During the lengthy investigation that led to President Bill Clinton’s impeachment in 1998, the Office of the Independent Counsel (OIC), led by Kenneth Starr, leaked non-public information — including grand jury information whose release was allegedly illegal—to a stable of selected journalists, some of whom were identified by the OIC as “confidential informants.”
One of the OIC officials tasked to provide this non-public information — designed, in part, to smear Bill and Hillary Clinton — was Brett Kavanaugh, an accomplished Republican political operative whom Donald Trump has nominated to the U.S. Supreme Court.
During the spring of 1997, I received an offer of a $100,000 advance from a conservative publisher, Regnery Publishing, to research and write a book about the controversial death of Vincent Foster, President Clinton’s deputy White House counsel. Regnery, which wanted a real crime reporter with good contacts in the law-enforcement community, gave me an end-of-the-year deadline.
In December 1997 I completed my manuscript, concluding that Foster had committed suicide. My book described a group of right-wing propagandists, posing as nonpartisan authors and journalists, who had maliciously attempted to portray Foster’s death as a murder — presumably arranged, enabled, and covered up by Bill and Hillary Clinton.
That same month, I heard that Kenneth Starr and the OIC, which was investigating the Clintons, were preparing to release a report about Foster’s death just before the publication of my book. Because I didn’t want my work to be dead-on-arrival after the release of that report, I went to the OIC to make sure that my book would be timely, as well as fair and accurate. Years earlier the OIC had released a report confirming that Foster had committed suicide, but Starr had since reopened that investigation.
At the time, Starr employed two top deputies: Hickman Ewing and Jackie Bennett.
On December 10, 1997, I spoke with Ewing, who told me that the OIC provided non-public information on an off-the-record basis to certain reporters — if the OIC knew where they were “coming from” and Ken Starr personally approved of them. He noted that the OIC had spoken to two of the writers who had published conspiracy-mongering anti-Clinton books on Foster’s death.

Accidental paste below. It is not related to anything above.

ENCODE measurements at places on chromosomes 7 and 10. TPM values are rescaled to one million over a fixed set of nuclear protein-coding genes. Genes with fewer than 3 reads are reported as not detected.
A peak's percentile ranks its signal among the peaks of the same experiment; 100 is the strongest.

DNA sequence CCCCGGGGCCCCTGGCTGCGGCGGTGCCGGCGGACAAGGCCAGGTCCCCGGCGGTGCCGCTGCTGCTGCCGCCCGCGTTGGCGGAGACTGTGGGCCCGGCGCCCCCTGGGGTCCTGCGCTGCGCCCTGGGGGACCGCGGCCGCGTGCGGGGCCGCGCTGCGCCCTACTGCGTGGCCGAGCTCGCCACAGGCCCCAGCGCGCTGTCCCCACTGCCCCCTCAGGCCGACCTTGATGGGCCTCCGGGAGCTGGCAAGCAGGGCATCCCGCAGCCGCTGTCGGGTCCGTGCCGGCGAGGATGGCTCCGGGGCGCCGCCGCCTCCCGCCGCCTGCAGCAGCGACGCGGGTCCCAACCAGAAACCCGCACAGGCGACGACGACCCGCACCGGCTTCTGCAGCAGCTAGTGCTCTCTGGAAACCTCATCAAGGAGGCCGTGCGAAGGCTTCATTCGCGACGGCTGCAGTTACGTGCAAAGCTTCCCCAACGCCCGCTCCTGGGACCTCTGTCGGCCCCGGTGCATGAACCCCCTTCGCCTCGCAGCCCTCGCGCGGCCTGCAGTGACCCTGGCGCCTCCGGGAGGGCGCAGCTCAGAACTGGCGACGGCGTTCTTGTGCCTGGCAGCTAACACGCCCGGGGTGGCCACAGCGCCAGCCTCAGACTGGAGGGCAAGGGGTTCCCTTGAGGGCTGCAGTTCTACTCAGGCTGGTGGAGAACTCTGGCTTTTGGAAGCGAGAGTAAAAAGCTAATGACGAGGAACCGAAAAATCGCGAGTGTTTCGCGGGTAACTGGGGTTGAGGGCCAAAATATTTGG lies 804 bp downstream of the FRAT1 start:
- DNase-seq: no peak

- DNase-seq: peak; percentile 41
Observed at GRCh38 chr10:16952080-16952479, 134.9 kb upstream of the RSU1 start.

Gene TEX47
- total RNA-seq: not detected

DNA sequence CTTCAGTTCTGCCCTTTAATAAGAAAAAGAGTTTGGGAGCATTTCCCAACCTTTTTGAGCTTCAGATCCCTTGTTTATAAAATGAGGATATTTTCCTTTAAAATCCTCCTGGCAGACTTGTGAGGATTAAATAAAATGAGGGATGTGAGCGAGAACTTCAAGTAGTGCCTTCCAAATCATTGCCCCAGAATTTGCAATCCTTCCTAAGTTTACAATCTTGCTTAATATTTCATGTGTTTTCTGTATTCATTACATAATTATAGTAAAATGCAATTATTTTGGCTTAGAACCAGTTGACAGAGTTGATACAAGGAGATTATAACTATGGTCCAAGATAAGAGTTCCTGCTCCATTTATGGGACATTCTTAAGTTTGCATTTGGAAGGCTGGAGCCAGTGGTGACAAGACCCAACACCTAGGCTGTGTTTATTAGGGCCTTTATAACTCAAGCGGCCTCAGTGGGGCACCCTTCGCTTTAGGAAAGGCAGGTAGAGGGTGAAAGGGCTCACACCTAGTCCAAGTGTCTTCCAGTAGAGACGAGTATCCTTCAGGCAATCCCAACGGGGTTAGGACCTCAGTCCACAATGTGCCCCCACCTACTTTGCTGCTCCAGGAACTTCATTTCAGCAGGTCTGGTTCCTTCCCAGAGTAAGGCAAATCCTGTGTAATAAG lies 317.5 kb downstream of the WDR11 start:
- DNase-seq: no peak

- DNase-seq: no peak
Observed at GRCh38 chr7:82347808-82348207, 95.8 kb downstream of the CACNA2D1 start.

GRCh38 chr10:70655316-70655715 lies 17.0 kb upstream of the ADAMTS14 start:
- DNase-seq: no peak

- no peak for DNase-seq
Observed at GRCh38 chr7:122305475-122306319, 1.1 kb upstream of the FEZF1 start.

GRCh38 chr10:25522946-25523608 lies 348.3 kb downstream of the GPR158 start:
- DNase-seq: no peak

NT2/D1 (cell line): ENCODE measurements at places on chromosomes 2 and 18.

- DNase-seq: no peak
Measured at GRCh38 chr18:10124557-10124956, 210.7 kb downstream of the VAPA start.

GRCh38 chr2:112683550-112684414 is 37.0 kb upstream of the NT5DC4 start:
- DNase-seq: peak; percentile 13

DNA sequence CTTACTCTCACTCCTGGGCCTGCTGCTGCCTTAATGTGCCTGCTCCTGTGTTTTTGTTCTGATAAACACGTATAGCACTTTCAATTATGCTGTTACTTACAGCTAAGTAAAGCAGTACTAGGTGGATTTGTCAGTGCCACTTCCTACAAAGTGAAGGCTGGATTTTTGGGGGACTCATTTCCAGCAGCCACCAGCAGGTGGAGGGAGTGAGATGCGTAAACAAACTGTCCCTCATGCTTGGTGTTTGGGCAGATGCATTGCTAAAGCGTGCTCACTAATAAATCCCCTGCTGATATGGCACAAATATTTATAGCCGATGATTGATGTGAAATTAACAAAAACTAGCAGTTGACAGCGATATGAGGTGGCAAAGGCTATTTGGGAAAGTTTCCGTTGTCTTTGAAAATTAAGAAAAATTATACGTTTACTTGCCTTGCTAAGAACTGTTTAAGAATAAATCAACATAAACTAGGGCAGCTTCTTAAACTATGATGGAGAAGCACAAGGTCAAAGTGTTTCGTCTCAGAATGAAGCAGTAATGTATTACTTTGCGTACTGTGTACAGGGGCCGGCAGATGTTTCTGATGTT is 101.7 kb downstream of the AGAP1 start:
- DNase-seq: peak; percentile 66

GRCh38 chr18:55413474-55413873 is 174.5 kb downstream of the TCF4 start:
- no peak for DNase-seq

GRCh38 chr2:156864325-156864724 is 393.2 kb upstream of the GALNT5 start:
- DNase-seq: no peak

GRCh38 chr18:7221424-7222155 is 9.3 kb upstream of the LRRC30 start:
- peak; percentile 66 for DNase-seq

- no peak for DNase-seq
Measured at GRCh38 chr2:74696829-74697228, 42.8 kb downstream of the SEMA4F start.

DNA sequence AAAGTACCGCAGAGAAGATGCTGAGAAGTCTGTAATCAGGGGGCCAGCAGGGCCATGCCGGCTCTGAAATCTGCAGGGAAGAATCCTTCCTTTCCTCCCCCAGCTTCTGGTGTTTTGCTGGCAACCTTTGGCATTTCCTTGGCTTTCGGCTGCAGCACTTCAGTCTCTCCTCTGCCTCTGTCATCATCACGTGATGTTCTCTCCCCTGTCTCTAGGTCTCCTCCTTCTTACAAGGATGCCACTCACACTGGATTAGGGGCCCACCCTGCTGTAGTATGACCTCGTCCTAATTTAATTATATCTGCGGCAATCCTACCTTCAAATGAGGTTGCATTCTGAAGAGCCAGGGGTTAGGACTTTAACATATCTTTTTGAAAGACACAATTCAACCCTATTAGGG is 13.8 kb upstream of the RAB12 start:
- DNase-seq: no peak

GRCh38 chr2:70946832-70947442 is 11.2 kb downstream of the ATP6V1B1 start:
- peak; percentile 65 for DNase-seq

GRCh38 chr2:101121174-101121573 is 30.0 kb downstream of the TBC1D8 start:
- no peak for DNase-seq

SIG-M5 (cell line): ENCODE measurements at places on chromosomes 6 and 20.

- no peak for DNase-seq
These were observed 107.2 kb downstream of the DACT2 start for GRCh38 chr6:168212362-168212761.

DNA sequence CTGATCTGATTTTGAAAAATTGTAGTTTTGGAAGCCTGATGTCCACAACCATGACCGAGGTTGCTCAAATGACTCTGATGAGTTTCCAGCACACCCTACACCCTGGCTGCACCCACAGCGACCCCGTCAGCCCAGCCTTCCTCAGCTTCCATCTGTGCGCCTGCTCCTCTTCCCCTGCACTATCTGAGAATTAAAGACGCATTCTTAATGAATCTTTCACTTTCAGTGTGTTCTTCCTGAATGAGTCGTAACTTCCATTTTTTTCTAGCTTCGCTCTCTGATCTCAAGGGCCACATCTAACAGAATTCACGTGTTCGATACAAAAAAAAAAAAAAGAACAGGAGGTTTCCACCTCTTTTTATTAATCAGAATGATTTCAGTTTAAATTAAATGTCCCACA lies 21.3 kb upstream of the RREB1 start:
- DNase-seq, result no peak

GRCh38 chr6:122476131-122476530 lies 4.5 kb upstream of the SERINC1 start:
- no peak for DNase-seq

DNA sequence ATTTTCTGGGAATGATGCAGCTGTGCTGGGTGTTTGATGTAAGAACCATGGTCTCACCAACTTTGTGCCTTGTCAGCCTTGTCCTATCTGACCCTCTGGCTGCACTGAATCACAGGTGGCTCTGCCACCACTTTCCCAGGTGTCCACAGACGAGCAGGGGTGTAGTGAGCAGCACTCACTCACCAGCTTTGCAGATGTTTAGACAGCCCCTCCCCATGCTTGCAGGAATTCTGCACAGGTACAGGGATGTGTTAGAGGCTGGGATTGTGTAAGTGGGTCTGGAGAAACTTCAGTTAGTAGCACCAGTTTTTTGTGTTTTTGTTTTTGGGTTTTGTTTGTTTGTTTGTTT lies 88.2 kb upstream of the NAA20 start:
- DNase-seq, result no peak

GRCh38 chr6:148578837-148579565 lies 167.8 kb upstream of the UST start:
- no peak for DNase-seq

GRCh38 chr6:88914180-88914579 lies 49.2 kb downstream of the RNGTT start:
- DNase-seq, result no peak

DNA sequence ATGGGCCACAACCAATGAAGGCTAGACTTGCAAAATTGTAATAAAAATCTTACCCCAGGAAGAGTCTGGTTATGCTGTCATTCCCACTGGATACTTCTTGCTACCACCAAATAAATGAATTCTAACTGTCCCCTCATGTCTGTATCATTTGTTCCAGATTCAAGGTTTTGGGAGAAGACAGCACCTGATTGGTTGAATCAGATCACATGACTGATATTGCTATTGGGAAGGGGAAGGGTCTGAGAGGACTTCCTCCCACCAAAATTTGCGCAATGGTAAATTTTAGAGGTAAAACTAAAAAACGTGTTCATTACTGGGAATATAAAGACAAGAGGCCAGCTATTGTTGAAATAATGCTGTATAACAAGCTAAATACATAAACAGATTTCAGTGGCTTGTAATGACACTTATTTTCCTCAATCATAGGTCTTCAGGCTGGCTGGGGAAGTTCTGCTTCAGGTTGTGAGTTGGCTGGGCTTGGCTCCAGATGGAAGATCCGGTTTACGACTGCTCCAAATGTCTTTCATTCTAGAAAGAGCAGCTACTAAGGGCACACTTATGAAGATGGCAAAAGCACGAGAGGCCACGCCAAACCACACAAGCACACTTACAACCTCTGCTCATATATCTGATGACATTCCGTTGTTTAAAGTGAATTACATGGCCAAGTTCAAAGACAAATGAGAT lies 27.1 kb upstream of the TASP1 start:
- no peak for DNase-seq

At the time, all Ewing knew about me — a pro-police, politically liberal crime reporter — was that Regnery was my publisher, which apparently qualified me for his time and attention. Ewing drew whatever conclusions he wanted from that information.
Ewing specifically offered to introduce me to Brett Kavanaugh, a young attorney who would supposedly supply me with the information I needed.
By the second week of January 1998, I had not heard back from Ewing. Concerned that I had lingering problems with the OIC due to an earlier conflict with Starr, I sought an introduction to Starr’s other deputy, Jackie Bennett.
On January 12, 1998, I spoke with Bennett who also knew me only as a Regnery author. When Bennett specifically asked me if I was looking for “substantive information,” I replied that I was not. Yet, he offered it to me anyway — as indicated in the following exchange in which I asked for an introduction to Kenneth Starr:
Moldea: I wanted to come and pay my respects to the independent counsel — and spend, maybe, twenty minutes with him, asking him a few questions.
Bennett: Okay. That’s really why I was calling. I talked to Judge Starr about this. And the question I had was, sort of, the ground rules: that this is just, you know, coming by as a courtesy. It’s . . .
Moldea: It’s to pay — It’s a respect call.
Bennett: It’s not looking for substantive information?..